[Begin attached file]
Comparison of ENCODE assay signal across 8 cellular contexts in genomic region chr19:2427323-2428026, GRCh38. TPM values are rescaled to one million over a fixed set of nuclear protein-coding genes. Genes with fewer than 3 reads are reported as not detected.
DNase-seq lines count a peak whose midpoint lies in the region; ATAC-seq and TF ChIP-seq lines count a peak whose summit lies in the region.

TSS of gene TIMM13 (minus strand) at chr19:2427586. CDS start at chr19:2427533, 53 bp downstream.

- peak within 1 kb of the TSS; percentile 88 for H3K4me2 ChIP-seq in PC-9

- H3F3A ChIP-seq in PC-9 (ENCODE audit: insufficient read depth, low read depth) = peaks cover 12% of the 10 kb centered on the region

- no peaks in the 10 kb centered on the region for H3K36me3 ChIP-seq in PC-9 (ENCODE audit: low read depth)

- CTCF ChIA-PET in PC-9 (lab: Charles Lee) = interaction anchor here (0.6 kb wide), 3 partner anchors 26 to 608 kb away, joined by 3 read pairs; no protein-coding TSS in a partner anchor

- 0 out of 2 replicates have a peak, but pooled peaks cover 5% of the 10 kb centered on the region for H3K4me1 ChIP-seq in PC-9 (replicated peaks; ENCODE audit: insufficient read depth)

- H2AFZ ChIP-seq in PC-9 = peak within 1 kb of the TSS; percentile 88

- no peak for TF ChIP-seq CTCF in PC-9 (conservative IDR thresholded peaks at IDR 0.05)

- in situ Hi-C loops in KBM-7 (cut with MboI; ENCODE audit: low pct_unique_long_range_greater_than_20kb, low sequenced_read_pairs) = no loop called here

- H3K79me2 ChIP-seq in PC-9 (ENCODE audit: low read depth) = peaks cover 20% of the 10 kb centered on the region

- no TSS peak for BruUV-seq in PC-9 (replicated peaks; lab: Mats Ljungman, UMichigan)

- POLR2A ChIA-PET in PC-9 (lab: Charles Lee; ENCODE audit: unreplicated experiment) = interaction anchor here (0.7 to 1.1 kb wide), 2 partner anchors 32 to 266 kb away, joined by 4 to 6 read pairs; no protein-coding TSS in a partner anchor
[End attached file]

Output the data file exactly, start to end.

Comparison of ENCODE assay signal across 8 cellular contexts in genomic region chr19:2427323-2428026, GRCh38. TPM values are rescaled to one million over a fixed set of nuclear protein-coding genes. Genes with fewer than 3 reads are reported as not detected.
DNase-seq lines count a peak whose midpoint lies in the region; ATAC-seq and TF ChIP-seq lines count a peak whose summit lies in the region.

TSS of gene TIMM13 (minus strand) at chr19:2427586. CDS start at chr19:2427533, 53 bp downstream.

- peak within 1 kb of the TSS; percentile 88 for H3K4me2 ChIP-seq in PC-9

- H3F3A ChIP-seq in PC-9 (ENCODE audit: insufficient read depth, low read depth) = peaks cover 12% of the 10 kb centered on the region

- no peaks in the 10 kb centered on the region for H3K36me3 ChIP-seq in PC-9 (ENCODE audit: low read depth)

- CTCF ChIA-PET in PC-9 (lab: Charles Lee) = interaction anchor here (0.6 kb wide), 3 partner anchors 26 to 608 kb away, joined by 3 read pairs; no protein-coding TSS in a partner anchor

- 0 out of 2 replicates have a peak, but pooled peaks cover 5% of the 10 kb centered on the region for H3K4me1 ChIP-seq in PC-9 (replicated peaks; ENCODE audit: insufficient read depth)

- H2AFZ ChIP-seq in PC-9 = peak within 1 kb of the TSS; percentile 88

- no peak for TF ChIP-seq CTCF in PC-9 (conservative IDR thresholded peaks at IDR 0.05)

- in situ Hi-C loops in KBM-7 (cut with MboI; ENCODE audit: low pct_unique_long_range_greater_than_20kb, low sequenced_read_pairs) = no loop called here

- H3K79me2 ChIP-seq in PC-9 (ENCODE audit: low read depth) = peaks cover 20% of the 10 kb centered on the region

- no TSS peak for BruUV-seq in PC-9 (replicated peaks; lab: Mats Ljungman, UMichigan)

- POLR2A ChIA-PET in PC-9 (lab: Charles Lee; ENCODE audit: unreplicated experiment) = interaction anchor here (0.7 to 1.1 kb wide), 2 partner anchors 32 to 266 kb away, joined by 4 to 6 read pairs; no protein-coding TSS in a partner anchor